Taking a Nation to the Olympic Games

Team USA marches in during the 2004 Summer Olympics in Athens.   AP Photo/David Davies
The opening ceremonies for the 2008 Olympic Games are August 8. Many athletes have arrived in Beijing or the surrounding areas well in advance of the Games. Some have even been there for several weeks. A number of members of the United States Olympic Committee (USOC) have been there for several months preparing for the Games.

The behind-the-scenes work and coordination that it takes to send Team USA (aka the American Delegation) to an Olympic Games event is inconceivable. Once a sport has qualified athletes for the team and has selected staff for the Games, those people become members of the USA Olympic Team.

This means the team is no longer governed by the National Governing Body (NGB) for the sport, but is now under the direct guidance of the USOC. In this column I'll give you a glimpse of some of the behind-the-scenes USOC support staff areas of focus.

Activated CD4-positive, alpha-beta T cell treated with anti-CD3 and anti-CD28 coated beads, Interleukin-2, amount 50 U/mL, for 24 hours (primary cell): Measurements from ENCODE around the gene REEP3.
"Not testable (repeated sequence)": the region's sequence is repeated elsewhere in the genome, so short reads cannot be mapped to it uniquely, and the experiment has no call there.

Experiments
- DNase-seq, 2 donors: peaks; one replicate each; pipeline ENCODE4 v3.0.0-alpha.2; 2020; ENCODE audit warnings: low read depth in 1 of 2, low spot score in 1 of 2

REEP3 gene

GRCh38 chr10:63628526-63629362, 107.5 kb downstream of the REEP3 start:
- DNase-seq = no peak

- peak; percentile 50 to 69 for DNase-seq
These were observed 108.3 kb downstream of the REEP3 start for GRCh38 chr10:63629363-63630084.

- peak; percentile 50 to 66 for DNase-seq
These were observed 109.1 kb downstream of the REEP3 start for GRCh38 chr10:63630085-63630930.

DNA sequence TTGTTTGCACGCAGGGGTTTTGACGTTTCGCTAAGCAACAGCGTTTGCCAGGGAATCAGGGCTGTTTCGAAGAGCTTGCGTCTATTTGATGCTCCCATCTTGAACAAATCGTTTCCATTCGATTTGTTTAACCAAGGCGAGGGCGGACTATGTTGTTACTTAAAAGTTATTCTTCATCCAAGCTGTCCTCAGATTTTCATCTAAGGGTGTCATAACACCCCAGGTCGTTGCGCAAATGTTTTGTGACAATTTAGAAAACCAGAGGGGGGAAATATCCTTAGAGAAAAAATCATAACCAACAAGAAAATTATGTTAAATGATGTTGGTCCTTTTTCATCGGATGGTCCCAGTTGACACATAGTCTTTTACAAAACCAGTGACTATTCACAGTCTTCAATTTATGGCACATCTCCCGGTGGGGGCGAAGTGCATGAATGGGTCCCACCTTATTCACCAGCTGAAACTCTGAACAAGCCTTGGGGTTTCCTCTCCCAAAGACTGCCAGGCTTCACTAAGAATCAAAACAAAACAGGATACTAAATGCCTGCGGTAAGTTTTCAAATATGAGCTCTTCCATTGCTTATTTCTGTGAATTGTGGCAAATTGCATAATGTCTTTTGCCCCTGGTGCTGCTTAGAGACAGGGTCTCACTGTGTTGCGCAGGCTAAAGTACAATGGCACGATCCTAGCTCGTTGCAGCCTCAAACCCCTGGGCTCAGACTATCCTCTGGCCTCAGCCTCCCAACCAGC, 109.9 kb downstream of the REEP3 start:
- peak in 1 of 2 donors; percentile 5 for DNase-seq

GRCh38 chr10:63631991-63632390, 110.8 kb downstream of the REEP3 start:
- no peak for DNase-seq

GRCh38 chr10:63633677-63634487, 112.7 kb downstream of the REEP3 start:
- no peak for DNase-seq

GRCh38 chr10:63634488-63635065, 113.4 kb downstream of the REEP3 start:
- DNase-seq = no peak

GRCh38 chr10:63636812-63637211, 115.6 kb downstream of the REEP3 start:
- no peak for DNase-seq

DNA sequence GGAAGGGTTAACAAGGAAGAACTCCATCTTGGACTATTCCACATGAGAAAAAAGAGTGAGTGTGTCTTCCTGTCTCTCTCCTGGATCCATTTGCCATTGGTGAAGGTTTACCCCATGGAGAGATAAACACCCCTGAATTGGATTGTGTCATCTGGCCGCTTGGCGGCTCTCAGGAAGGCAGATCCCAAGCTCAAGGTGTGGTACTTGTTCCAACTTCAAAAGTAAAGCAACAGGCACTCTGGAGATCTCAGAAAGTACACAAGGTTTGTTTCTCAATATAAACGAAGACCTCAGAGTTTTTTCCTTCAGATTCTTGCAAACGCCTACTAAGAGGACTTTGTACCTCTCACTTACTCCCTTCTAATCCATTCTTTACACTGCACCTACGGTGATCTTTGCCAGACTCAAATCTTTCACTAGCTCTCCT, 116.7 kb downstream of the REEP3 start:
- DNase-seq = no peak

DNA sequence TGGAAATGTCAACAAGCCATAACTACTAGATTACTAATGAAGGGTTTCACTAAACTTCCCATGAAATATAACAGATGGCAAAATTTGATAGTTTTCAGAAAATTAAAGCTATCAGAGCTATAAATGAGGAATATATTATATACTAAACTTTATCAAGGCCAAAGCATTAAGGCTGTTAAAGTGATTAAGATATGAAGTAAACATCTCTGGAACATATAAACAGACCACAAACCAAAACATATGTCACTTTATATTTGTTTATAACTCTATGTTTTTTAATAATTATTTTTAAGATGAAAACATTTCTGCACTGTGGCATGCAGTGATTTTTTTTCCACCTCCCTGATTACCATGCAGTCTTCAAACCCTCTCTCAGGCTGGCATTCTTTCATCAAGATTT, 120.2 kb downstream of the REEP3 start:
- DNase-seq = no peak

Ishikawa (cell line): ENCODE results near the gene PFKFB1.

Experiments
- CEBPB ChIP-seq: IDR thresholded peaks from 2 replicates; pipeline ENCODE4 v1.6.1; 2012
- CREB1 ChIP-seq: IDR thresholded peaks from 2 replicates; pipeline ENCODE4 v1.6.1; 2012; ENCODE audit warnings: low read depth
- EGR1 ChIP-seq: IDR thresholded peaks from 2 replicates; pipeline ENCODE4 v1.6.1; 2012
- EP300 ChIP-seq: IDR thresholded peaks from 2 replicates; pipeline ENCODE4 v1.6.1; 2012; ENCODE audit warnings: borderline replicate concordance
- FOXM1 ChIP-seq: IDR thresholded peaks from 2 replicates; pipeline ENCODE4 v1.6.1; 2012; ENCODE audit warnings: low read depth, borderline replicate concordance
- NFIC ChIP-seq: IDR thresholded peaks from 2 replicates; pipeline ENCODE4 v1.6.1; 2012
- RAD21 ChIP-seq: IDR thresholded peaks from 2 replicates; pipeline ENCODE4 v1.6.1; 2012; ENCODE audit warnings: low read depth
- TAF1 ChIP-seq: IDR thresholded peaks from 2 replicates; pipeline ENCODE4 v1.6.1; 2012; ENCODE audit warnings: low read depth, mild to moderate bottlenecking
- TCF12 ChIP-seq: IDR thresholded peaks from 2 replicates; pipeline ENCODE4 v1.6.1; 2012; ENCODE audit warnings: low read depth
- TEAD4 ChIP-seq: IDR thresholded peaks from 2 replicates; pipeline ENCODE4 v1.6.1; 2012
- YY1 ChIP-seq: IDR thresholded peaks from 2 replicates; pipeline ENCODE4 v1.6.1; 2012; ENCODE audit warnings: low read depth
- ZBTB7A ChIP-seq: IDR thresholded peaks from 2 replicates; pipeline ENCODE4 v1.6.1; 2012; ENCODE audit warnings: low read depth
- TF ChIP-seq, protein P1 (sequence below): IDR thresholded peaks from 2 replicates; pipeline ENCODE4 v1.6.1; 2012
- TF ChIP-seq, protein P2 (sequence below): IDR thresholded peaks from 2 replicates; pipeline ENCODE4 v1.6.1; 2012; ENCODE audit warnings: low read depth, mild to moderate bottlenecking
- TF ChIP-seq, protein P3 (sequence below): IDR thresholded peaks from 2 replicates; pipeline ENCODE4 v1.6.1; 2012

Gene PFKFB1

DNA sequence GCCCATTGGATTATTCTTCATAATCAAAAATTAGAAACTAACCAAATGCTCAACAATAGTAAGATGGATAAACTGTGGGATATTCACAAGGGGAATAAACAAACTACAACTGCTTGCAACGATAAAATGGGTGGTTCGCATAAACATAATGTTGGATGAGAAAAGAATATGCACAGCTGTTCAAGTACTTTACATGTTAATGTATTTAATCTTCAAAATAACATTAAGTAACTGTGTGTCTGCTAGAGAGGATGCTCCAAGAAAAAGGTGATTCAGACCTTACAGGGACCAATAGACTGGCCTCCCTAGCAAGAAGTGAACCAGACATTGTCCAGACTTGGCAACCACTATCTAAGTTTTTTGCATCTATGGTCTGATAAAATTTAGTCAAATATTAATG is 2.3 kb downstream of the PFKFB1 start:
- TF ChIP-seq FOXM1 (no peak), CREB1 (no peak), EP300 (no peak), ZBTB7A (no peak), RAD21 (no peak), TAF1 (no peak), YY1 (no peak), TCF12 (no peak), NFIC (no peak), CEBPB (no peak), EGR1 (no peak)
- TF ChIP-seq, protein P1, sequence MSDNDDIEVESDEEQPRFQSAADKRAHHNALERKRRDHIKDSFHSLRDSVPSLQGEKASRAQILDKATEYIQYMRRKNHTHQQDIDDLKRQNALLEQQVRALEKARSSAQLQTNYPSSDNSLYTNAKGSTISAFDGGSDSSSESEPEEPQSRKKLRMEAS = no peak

Accreditation/Delegation Review

In an earlier column, I wrote that space at the Olympic Games is limited. It is not possible for each nation to take an unlimited number of athletes and support staff to the Games. Each sport submits a request to the USOC for the number of athletes and supporting staff members the sport would like to bring.

Direct staff, such as team leaders and coaches, are usually dedicated to each specific sport. Indirect staff, such as doctors, athletic trainers, chefs and bike mechanics, are more than likely shared between sports.

Some of the staff members are given full credentials and others have limits put on their credentials.
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